I prefer to err on the rarer side, as it’s always easier to cook a roast more, but impossible to go back once you’ve over-cooked it! This is when a meat thermometer is imperative. I use a thermometer to check the roast in several different spots to make sure that one side isn’t cooking faster than another.
Rotate the roast if your oven is uneven half-way through cooking. Pull the meat at 115 degrees F. for rare, 120 to 125 degrees F. for medium rare, and 125-130 for medium. I wouldn’t suggest cooking it more than medium!
Remember that the internal temperature will continue to rise after removing roast from the oven. Insert the thermometer in the center of the roast. The center will be rarest and the ends will be medium to medium-well ensuring that everyone gets their meat to their liking. The English restaurant I worked at reserved the end-cuts. Those in-the-know would call ahead to hold an end-cut.
How long should prime rib cook?
You should figure on about 15 minutes per pound for rare to medium rare prime rib. A larger roast, should take about 15-18 minutes per pound. A eight pound roast, shown here, start to check the internal temperature after 90 minutes.
How long should the meat rest?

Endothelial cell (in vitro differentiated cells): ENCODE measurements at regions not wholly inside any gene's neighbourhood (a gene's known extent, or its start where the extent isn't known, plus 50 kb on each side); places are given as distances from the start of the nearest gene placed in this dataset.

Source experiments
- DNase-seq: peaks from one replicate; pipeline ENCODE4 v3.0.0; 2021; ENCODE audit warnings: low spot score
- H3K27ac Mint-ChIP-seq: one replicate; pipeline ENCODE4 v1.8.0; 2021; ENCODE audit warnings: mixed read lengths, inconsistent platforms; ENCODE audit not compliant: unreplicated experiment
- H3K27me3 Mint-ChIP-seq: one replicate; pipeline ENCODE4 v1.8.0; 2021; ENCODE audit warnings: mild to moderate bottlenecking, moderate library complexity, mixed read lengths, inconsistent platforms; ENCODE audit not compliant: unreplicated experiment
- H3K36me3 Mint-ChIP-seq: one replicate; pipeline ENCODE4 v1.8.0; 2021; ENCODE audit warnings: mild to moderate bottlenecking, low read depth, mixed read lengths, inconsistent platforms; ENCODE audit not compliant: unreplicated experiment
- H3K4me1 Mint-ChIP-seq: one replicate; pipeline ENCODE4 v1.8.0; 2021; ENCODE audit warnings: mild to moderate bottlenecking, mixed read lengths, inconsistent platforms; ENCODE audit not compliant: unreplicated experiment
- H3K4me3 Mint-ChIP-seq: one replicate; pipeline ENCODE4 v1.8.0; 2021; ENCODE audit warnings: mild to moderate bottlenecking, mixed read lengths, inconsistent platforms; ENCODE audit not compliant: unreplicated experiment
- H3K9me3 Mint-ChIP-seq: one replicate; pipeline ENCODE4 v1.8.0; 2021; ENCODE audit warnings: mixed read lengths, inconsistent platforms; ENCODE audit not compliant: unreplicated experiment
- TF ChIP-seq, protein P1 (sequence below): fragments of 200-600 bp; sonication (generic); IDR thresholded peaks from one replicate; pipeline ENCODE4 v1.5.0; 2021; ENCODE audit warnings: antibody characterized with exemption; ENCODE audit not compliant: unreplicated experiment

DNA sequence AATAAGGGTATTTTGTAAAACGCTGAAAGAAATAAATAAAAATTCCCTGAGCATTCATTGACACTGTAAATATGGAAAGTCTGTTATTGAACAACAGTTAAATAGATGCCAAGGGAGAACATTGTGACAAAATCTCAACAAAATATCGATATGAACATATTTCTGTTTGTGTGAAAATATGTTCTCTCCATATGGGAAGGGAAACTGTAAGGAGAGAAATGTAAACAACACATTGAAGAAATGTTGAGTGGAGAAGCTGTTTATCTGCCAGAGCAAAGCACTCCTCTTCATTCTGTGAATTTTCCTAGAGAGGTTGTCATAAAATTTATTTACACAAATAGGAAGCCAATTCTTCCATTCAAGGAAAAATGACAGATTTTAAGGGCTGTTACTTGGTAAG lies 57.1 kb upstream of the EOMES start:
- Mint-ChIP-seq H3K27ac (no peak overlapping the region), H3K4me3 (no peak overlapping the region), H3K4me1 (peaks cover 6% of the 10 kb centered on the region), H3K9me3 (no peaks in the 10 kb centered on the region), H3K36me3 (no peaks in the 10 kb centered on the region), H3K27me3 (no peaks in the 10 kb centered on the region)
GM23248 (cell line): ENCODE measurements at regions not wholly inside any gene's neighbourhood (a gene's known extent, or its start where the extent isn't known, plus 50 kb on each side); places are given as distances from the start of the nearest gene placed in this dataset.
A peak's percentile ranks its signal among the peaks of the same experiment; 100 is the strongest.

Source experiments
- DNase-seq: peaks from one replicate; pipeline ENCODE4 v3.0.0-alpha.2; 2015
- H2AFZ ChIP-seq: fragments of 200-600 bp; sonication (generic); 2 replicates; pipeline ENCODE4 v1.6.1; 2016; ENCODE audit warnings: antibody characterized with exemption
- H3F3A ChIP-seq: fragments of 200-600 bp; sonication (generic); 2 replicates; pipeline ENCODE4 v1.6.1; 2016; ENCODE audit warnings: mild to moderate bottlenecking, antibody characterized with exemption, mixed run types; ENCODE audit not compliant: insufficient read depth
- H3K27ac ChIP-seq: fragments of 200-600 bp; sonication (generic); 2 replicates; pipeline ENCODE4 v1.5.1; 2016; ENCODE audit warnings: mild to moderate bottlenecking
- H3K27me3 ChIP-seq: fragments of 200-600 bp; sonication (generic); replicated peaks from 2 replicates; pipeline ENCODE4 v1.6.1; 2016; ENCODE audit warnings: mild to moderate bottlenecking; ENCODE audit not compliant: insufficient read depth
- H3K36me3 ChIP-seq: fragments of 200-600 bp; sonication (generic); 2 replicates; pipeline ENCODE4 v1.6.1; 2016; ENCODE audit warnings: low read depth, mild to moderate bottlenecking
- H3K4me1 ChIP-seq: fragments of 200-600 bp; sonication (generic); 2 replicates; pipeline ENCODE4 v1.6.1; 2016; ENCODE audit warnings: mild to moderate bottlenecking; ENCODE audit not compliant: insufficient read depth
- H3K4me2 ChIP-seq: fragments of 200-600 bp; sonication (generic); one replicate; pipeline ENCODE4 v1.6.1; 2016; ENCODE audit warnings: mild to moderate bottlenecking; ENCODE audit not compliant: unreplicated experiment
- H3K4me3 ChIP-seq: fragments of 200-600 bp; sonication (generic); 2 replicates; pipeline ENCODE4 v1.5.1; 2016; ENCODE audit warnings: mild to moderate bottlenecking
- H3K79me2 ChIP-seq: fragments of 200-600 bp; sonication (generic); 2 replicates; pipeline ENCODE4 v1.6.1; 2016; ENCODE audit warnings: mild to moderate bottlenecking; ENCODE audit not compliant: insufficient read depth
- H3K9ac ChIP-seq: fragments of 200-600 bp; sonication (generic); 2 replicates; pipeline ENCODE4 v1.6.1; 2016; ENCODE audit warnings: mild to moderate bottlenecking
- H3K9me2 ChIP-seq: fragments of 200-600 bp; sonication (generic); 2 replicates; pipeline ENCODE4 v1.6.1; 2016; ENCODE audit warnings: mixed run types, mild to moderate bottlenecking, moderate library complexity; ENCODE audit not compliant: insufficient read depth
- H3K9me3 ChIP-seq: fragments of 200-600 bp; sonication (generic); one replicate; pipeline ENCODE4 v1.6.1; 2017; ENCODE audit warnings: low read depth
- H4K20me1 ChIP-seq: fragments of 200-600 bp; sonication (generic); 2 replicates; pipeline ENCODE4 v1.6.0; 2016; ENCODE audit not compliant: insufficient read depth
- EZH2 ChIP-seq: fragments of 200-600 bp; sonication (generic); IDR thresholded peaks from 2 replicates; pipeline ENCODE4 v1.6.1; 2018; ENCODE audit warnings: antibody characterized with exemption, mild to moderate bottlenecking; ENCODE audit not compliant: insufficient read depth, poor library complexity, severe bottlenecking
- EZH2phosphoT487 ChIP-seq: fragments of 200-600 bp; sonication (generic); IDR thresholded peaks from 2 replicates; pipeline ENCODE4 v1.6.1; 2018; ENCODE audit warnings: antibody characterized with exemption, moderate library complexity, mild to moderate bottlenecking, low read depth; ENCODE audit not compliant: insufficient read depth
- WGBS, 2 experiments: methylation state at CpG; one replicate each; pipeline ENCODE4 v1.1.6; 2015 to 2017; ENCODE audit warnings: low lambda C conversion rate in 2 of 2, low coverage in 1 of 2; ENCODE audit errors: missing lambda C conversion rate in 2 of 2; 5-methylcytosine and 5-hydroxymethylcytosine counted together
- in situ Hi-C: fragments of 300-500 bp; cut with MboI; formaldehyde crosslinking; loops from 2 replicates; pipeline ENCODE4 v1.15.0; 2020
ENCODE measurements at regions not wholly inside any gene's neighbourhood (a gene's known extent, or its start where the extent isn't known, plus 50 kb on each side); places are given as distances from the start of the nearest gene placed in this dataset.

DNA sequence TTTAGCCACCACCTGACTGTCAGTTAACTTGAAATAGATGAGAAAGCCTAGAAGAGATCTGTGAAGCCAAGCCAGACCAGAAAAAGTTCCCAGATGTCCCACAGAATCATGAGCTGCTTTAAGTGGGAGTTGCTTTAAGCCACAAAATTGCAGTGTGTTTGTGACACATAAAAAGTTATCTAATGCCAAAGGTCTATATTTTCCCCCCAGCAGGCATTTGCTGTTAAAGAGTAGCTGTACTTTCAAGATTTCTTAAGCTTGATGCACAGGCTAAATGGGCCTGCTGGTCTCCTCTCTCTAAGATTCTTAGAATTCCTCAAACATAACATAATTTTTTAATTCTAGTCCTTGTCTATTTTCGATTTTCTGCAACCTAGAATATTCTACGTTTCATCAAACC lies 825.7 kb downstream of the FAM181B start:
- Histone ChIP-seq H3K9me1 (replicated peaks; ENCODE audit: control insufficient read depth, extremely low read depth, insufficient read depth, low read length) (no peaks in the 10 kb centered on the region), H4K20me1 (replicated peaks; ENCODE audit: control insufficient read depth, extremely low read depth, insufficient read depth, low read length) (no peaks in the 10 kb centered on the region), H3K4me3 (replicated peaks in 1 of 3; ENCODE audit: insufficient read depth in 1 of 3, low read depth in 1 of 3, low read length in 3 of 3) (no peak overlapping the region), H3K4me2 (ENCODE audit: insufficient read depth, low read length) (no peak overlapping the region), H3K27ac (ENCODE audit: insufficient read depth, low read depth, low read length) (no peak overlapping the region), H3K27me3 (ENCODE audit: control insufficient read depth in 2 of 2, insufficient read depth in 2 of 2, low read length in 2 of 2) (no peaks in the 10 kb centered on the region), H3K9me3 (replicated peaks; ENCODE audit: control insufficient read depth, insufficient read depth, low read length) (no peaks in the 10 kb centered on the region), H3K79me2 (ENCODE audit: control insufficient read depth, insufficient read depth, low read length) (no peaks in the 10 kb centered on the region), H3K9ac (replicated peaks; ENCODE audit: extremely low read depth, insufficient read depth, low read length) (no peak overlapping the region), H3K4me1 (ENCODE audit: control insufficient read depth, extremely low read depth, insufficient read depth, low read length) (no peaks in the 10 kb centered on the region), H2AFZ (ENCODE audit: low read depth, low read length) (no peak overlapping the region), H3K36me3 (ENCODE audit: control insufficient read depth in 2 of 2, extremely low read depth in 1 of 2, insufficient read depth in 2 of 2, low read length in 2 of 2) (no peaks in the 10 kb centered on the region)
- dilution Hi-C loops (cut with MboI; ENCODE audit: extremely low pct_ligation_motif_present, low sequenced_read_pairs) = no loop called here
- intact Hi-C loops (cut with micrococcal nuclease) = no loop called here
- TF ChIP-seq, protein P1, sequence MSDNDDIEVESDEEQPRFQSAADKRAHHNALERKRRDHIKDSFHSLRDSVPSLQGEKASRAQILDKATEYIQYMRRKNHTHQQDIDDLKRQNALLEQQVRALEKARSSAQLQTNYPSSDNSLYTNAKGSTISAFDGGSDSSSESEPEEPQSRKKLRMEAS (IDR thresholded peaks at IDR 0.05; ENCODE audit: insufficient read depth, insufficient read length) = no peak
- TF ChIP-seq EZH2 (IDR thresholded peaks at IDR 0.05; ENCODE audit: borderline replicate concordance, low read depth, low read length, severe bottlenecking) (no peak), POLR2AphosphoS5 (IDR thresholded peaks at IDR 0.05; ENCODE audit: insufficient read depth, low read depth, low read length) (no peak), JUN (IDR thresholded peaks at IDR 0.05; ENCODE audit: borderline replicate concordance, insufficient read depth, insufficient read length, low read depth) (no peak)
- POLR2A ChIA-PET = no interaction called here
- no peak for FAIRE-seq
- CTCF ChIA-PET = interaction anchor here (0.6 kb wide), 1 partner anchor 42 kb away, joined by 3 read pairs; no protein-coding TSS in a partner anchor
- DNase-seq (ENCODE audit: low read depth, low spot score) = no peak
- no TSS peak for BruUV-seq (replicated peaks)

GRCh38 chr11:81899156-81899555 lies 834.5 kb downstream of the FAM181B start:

After the roast has reached the proper temperature, remove it from the oven and tent it with foil. It will continue cooking. Usually the hardest part of any holiday meal is timing everything so that it arrives on the table hot all at once. Take the opportunity when your prime rib is resting to finish heating up the sides.
What do you serve with prime rib?
Horseradish is a must. You can either serve straight horseradish or use this recipe for creamed horseradish which cuts the heat and is divine any beef! The English restaurant also served the meal with Creamed Spinach and Creamed Corn. We serve the rib with two kinds of horseradish, the straight stuff and creamed horseradish. Make sure when you buy the bottled horseradish it’s just pure horseradish or your creamed horseradish sauce will be too mild.
Classic Prime Rib
- 8-10 pound standing rib roast or prime rib roast
- Kosher salt
- Cracked black pepper
- Preheat oven to 500 degrees F.
- For best results, take out rib and let stand at room temperature for at least an hour. Rub roast generously with kosher salt and pepper. Place in a large roasting pan, fat side up. Roast beef undisturbed, in the middle of the oven, for 20 minutes.
- Reduce heat to 350 degrees F. and continue to roast, without basting, for about 1 hour to an hour and a half, or until beef is cooked to your taste. A meat thermometer with register 115 degrees F. when the beef is rare. 120-125 for medium rare and 125-130 for medium. An 8 pound roast will take approximately and additional hour and a half, increase the time by 15 minutes per pound if your roast is larger.
- Remove roast from the oven, (it will continue to cook and the temperature will rise up to 10 degrees, once it's out of the oven) and tent it with foil.
- Allowing the roast to rest before carving, undisturbed for 20-30 minutes, will allow the juices to redistribute throughout the meat.